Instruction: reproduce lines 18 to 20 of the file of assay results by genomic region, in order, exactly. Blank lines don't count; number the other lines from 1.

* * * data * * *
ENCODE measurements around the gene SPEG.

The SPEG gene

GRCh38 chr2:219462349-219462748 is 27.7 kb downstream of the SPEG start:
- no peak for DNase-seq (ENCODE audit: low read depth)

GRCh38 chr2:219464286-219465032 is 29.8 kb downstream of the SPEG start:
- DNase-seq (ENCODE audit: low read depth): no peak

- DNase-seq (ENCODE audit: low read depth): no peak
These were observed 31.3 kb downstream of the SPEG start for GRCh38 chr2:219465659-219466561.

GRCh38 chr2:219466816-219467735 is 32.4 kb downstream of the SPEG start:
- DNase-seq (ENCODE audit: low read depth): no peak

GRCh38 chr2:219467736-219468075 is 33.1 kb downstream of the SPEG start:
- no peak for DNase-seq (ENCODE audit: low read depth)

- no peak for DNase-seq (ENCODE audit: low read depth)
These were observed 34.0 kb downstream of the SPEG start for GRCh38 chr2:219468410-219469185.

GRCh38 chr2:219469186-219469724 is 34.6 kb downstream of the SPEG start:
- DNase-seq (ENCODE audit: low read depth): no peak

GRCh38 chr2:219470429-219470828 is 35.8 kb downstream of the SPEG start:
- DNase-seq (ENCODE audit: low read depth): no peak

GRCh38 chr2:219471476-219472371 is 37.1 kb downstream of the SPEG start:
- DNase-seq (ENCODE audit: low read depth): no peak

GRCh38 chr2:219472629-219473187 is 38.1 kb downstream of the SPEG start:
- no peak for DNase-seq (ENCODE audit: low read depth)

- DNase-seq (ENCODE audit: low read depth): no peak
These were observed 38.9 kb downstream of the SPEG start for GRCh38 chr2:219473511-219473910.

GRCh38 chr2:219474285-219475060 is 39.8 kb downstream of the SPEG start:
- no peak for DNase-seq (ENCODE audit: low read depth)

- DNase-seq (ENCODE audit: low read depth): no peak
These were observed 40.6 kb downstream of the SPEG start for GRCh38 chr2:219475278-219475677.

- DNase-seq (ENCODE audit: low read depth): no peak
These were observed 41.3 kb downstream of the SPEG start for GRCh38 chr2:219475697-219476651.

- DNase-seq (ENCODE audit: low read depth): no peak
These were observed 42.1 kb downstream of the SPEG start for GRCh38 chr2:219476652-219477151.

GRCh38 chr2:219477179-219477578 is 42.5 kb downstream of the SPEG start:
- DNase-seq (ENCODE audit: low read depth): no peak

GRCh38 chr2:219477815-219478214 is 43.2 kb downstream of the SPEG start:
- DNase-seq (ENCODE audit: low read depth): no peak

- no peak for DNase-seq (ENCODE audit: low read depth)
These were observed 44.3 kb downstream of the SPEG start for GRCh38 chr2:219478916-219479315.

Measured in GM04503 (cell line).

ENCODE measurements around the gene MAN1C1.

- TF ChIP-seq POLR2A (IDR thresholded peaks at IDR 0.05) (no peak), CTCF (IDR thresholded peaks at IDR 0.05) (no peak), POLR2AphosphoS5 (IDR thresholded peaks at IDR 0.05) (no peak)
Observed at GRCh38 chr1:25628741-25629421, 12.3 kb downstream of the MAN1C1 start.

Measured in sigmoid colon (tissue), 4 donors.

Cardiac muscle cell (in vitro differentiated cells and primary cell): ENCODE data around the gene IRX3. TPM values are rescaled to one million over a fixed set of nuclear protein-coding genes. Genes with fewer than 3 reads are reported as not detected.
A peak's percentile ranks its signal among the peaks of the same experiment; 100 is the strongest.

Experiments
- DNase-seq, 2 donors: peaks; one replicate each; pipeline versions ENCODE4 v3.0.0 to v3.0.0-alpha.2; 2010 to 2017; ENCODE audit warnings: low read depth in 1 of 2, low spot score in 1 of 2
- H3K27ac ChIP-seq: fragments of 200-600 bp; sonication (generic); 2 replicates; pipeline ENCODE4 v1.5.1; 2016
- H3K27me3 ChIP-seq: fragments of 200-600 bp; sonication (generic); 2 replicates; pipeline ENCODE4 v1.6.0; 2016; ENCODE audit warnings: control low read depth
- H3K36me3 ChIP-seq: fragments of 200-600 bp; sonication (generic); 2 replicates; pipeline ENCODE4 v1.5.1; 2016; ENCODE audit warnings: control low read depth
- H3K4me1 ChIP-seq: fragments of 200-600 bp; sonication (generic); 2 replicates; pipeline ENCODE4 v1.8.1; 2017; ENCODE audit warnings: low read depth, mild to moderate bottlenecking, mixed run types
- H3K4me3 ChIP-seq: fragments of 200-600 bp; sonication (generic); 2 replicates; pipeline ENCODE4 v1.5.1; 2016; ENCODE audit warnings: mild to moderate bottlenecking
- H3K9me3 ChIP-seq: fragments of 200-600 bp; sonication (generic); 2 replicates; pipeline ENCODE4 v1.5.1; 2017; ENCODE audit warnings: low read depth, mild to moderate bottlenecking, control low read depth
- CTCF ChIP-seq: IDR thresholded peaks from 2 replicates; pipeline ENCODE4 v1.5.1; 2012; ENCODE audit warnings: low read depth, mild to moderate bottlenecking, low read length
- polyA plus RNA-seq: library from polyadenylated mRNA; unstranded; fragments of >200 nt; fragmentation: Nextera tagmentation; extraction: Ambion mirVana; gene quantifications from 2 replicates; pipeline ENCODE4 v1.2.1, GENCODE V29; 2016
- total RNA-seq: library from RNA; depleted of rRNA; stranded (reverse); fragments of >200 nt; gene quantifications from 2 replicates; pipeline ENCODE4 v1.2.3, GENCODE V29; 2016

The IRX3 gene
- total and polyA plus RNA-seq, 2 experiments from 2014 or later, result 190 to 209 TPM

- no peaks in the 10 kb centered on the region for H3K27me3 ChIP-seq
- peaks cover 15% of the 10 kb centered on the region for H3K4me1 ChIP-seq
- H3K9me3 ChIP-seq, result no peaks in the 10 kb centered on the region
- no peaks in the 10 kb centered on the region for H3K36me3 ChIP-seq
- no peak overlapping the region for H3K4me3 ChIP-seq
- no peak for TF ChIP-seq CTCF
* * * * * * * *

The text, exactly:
- DNase-seq (ENCODE audit: low read depth): no peak

GRCh38 chr2:219471476-219472371 is 37.1 kb downstream of the SPEG start:
- DNase-seq (ENCODE audit: low read depth): no peak